The gong sound that brings good fortune

I was listening to the car radio today to the Dutch ‘News of Progress’ programme. I would like to share the following news item with you because it made me feel particularly positive:
“Schools in inner-city problem areas of San Francisco sound a gong twice a day to indicate that it is time to meditate. Pupils and teachers close their eyes and take a moment for themselves. It helps them to deal with the shootings and fights. And it makes them feel safer. What’s more, since the daily meditations have been introduced, pupils have started to perform much better. The number of pupils who have been expelled has dropped by 45%. As many as 20% of the pupils are now admitted to a well-known high school while it hardly ever happened before!”

The gong sound was also frequently heard in Plum Village, the retreat in the South of France where the famous Buddhist Thich Nhat Hahn lives and works. I would stop doing what I was doing and I was silent for 5 minutes. I became aware of what I was doing, how I was doing it and how I was feeling at that moment. The questions that Thich Nhat Than asks are: “Are you doing it with your full attention; are you completely in the here and now; are you seeing things clearly; are you aware of all the beauty that surrounds you?”

When I am working with managers and teams we regularly have a moment for reflection. The questions I ask during this intervention are: “What is happening now? What are you experiencing? How is this conversation going?” In addition, I work with meditation moments in the form of a visualising an inspiring future image. Or a breathing exercise at the beginning of a session to be completely in the here and now, without any distractions.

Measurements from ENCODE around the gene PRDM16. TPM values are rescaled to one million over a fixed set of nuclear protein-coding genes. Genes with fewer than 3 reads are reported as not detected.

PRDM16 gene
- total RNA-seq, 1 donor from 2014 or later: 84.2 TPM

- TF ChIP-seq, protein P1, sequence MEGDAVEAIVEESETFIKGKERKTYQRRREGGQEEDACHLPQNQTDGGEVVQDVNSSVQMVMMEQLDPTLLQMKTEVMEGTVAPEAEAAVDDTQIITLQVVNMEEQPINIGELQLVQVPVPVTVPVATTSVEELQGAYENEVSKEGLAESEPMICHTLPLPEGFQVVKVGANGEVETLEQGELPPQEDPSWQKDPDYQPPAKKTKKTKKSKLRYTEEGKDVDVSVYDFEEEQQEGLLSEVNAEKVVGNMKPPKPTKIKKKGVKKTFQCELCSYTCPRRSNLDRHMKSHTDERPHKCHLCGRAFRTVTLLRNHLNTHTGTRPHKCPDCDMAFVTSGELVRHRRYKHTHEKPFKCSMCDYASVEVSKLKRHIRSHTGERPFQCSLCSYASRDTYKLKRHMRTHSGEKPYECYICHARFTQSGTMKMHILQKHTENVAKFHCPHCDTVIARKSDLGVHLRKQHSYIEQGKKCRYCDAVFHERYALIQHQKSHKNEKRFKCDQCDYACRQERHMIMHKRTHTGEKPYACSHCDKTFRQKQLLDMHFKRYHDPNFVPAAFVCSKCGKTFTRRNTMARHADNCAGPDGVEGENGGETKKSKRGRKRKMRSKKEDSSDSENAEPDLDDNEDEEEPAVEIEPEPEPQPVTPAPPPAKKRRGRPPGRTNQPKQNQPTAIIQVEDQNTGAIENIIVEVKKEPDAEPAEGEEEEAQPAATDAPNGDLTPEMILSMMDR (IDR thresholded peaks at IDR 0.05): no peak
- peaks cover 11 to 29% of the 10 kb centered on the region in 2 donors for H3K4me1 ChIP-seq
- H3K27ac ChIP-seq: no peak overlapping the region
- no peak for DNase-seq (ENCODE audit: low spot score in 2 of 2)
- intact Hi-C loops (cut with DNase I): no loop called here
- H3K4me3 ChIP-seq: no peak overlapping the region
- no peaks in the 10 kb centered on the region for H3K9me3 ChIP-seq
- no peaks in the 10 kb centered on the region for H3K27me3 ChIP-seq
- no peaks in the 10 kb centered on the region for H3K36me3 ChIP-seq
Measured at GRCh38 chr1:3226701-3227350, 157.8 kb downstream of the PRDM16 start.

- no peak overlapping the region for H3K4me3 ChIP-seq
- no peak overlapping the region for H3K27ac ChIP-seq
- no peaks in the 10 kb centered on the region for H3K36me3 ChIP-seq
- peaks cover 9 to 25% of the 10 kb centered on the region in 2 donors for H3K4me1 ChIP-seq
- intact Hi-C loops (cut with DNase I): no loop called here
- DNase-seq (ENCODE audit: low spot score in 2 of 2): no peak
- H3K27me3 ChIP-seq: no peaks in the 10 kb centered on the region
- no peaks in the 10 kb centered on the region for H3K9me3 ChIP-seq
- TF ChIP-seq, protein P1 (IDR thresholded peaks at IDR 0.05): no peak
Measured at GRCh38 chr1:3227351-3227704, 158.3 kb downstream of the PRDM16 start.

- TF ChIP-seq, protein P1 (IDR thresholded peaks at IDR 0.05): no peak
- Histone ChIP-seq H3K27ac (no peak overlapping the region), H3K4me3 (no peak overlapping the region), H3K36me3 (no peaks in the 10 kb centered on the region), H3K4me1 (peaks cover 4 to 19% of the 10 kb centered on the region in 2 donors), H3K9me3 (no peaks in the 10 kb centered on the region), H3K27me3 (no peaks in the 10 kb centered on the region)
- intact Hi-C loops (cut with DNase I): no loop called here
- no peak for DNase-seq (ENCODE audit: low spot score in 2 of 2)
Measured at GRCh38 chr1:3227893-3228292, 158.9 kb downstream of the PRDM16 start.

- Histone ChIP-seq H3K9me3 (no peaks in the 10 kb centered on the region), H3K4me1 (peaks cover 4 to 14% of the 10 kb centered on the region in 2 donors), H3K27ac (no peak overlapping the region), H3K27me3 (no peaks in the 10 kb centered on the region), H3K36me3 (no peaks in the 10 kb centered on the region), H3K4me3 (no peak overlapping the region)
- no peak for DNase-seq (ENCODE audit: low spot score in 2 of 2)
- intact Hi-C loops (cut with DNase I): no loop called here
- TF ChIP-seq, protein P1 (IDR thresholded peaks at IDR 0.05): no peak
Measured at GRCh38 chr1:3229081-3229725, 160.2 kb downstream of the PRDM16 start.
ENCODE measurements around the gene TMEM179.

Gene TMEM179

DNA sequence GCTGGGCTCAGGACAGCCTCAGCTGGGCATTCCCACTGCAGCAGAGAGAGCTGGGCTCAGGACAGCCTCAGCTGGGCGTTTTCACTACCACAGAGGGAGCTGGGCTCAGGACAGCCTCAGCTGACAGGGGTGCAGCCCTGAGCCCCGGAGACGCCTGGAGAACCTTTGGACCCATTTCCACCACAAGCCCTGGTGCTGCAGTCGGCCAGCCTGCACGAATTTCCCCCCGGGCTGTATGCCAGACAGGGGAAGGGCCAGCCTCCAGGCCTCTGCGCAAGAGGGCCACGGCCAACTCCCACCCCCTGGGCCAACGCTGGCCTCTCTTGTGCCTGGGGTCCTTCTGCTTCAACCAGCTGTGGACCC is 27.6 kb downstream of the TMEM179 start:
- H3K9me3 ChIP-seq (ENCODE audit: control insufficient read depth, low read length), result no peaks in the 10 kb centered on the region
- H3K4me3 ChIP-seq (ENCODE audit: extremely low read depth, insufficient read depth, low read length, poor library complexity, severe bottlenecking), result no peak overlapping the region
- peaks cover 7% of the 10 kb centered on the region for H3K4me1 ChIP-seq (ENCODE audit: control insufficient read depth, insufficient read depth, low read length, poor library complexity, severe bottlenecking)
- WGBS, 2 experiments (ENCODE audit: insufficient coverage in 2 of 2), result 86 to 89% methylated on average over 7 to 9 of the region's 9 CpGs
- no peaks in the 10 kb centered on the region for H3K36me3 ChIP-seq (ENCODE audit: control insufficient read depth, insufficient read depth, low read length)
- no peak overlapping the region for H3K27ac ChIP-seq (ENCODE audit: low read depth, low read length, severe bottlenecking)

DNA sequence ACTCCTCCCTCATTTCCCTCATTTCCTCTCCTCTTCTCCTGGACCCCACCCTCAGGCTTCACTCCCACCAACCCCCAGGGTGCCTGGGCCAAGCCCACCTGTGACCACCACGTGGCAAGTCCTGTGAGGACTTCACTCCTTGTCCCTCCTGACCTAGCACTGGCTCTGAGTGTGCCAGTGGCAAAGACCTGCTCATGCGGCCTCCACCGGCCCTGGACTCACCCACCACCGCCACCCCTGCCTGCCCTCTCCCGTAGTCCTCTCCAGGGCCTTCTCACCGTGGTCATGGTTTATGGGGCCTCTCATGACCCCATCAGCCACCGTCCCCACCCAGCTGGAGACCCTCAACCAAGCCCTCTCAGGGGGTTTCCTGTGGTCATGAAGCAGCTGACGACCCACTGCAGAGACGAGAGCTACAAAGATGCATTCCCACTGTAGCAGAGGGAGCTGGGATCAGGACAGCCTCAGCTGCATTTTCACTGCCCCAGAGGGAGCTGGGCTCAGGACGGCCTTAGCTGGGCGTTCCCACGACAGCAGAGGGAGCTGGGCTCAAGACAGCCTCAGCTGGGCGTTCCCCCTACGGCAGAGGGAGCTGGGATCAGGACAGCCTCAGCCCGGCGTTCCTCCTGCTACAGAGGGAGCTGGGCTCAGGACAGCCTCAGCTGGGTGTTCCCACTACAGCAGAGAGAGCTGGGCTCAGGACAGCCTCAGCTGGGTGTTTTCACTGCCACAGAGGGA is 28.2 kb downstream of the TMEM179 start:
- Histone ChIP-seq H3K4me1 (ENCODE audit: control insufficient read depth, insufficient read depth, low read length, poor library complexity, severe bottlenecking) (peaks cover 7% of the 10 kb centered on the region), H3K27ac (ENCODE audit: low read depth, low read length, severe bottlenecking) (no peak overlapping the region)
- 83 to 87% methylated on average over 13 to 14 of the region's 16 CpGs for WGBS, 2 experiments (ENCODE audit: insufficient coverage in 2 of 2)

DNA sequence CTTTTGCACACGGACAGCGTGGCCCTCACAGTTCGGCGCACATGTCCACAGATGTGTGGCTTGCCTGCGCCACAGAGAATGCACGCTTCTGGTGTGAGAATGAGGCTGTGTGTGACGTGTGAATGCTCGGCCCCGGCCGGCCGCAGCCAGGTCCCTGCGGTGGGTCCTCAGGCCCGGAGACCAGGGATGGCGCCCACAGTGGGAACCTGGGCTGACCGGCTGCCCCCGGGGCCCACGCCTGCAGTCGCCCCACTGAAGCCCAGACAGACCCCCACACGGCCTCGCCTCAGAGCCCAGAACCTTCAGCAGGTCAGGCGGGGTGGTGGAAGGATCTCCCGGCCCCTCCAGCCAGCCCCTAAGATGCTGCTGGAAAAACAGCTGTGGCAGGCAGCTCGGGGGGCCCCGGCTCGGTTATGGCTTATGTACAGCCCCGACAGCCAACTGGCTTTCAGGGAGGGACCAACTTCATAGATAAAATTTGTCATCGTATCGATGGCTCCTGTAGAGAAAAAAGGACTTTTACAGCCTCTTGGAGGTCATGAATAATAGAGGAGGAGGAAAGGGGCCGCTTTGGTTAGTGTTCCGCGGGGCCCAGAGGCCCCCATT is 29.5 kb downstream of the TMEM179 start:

These moments give the manager I am working with “more resilience, more relaxation and a greater ability to put things into perspective”. At first, the manager had to get used to the idea. But now he is doing it 3 times a day; in the morning, when he drives to work and before he goes to sleep.

Thich Nhat Hahn teaches us: “Be pleased with a red traffic light. It will give you the opportunity to reflect for a moment!”

Personally, a moment of silence helps me to calm down, to return to myself, to the here and now. It also gives me more self-confidence and strength. I become clearer and more creative. I have a daily ritual: a moment of meditating in the morning before the children wake up. And I also use a great App: the Mindfulness Bell.

Would you like to introduce moments of reflection in your life? Then try the Mindfulness Bell App and follow these simple instructions. This is how it works:

Put your alarm clock on 15 minutes. Take a relaxed position, either in a chair or on a cushion on the floor. Just follow the rhythm of your breathing. Follow the intake of air into your lungs and as you exhale again. If any thoughts come into your mind, then let them go again. Focus on your breathing again.

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